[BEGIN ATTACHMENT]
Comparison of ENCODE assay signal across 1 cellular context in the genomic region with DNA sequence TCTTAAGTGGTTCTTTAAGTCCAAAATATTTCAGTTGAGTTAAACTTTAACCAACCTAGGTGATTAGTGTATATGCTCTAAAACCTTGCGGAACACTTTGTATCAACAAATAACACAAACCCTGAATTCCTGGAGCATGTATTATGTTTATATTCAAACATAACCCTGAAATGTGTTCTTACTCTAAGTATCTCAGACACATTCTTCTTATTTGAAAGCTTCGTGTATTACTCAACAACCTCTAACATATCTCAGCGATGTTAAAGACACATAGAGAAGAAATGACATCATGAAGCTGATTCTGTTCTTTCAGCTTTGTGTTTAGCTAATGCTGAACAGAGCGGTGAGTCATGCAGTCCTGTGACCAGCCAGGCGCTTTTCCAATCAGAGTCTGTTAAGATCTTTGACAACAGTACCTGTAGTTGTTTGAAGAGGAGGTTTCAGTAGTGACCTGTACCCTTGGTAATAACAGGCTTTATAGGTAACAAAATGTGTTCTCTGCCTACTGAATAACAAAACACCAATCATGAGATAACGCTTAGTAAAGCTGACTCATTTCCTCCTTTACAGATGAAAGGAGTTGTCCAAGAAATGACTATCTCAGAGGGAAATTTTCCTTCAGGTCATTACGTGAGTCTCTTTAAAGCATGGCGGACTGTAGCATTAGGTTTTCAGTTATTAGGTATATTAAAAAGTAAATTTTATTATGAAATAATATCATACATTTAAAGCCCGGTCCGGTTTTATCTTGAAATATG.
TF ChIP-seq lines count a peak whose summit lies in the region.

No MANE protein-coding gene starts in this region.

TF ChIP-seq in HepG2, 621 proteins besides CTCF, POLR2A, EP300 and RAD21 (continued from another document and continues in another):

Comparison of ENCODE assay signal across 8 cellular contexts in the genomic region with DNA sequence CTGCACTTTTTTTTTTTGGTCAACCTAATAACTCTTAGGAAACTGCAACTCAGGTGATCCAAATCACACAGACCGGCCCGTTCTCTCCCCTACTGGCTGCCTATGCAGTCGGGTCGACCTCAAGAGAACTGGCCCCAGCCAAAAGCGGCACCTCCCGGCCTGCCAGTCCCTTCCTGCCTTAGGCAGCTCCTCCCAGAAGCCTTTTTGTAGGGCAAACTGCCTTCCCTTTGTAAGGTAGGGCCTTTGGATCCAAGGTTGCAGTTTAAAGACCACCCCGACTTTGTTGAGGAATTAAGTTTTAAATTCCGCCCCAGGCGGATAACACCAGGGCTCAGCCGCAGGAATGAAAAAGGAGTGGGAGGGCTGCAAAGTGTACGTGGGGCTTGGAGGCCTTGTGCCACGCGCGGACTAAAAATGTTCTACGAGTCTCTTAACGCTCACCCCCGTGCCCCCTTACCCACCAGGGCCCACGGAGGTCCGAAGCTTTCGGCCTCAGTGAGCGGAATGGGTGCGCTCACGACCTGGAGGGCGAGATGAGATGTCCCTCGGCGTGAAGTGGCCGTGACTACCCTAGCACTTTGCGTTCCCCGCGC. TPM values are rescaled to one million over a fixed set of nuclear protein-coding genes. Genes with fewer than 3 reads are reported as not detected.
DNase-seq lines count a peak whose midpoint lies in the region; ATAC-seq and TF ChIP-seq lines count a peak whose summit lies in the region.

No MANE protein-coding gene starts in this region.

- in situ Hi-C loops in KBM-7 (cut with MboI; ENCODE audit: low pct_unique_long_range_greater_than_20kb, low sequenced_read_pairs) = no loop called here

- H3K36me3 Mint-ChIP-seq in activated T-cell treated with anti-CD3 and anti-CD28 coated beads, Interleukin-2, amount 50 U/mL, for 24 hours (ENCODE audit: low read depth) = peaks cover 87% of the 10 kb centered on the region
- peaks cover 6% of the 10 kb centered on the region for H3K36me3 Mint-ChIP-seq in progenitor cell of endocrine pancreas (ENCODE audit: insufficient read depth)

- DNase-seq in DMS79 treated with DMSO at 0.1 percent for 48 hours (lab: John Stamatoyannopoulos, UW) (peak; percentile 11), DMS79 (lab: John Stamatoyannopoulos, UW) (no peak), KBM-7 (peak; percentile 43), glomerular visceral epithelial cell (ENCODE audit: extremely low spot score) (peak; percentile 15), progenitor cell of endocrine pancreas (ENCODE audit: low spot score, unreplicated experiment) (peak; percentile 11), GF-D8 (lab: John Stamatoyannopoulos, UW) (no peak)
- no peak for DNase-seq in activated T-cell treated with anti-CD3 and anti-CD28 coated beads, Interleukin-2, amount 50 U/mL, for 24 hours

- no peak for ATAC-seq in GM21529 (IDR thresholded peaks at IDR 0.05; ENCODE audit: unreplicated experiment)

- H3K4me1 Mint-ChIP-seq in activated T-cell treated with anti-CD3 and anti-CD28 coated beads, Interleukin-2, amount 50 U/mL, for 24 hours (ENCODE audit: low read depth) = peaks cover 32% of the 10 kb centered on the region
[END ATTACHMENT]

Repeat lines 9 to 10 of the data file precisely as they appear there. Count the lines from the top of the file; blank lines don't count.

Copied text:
- H3K36me3 Mint-ChIP-seq in activated T-cell treated with anti-CD3 and anti-CD28 coated beads, Interleukin-2, amount 50 U/mL, for 24 hours (ENCODE audit: low read depth) = peaks cover 87% of the 10 kb centered on the region
- peaks cover 6% of the 10 kb centered on the region for H3K36me3 Mint-ChIP-seq in progenitor cell of endocrine pancreas (ENCODE audit: insufficient read depth)